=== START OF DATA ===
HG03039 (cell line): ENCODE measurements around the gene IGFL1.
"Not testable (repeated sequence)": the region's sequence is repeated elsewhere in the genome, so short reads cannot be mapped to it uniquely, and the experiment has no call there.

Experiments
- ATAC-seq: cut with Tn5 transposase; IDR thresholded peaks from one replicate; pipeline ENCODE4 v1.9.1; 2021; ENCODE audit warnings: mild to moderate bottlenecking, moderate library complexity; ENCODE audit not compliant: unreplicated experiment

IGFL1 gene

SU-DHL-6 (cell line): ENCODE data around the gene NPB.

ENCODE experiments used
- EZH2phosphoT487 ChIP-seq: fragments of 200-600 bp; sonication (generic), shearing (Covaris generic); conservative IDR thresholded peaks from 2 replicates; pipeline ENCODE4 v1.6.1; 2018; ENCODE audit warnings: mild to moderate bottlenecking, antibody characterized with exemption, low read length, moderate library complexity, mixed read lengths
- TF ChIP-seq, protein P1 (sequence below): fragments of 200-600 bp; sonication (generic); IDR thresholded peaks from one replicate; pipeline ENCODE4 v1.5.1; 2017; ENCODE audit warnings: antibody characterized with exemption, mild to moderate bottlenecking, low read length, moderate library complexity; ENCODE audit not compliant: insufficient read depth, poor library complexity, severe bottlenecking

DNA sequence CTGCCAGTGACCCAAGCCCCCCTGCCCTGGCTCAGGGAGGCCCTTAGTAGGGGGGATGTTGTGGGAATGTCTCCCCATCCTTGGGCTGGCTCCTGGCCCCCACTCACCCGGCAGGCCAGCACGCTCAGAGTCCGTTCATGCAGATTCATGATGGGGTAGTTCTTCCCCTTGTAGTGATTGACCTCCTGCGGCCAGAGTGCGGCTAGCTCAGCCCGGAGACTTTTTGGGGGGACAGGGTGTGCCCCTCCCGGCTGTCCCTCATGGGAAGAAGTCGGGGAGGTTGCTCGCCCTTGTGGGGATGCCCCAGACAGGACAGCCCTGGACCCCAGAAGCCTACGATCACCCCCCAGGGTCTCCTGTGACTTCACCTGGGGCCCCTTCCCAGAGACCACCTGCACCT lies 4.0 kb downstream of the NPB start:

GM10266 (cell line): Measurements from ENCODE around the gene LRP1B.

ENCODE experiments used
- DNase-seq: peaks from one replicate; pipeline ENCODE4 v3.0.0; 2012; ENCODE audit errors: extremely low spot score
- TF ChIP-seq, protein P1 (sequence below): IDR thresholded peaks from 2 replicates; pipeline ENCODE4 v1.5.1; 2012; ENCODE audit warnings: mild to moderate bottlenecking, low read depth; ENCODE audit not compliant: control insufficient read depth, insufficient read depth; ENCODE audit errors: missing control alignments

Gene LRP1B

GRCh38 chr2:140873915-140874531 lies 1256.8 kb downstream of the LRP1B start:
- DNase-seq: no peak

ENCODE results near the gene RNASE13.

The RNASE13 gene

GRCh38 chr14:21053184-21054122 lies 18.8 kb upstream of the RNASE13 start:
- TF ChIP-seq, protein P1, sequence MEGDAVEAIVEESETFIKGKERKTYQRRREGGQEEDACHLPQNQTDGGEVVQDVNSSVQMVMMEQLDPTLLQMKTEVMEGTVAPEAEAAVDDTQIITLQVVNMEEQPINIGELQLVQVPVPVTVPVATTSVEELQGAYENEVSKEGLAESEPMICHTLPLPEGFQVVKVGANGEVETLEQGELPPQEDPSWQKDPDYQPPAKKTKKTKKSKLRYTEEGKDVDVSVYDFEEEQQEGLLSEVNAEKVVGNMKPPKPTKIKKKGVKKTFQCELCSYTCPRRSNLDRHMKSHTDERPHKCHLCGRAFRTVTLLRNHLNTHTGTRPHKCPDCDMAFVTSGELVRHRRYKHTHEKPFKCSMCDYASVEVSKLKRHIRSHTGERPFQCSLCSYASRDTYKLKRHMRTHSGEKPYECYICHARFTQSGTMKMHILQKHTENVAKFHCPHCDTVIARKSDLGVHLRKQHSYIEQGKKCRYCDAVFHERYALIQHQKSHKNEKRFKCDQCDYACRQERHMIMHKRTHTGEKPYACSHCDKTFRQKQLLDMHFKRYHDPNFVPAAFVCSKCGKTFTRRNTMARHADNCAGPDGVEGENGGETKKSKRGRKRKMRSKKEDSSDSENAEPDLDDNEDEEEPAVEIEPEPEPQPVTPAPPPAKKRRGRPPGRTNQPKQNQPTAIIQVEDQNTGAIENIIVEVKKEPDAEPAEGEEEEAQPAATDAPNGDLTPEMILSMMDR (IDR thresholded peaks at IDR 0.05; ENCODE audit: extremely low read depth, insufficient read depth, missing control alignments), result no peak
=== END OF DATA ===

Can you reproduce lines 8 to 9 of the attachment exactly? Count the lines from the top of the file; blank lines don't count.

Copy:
- EZH2phosphoT487 ChIP-seq: fragments of 200-600 bp; sonication (generic), shearing (Covaris generic); conservative IDR thresholded peaks from 2 replicates; pipeline ENCODE4 v1.6.1; 2018; ENCODE audit warnings: mild to moderate bottlenecking, antibody characterized with exemption, low read length, moderate library complexity, mixed read lengths
- TF ChIP-seq, protein P1 (sequence below): fragments of 200-600 bp; sonication (generic); IDR thresholded peaks from one replicate; pipeline ENCODE4 v1.5.1; 2017; ENCODE audit warnings: antibody characterized with exemption, mild to moderate bottlenecking, low read length, moderate library complexity; ENCODE audit not compliant: insufficient read depth, poor library complexity, severe bottlenecking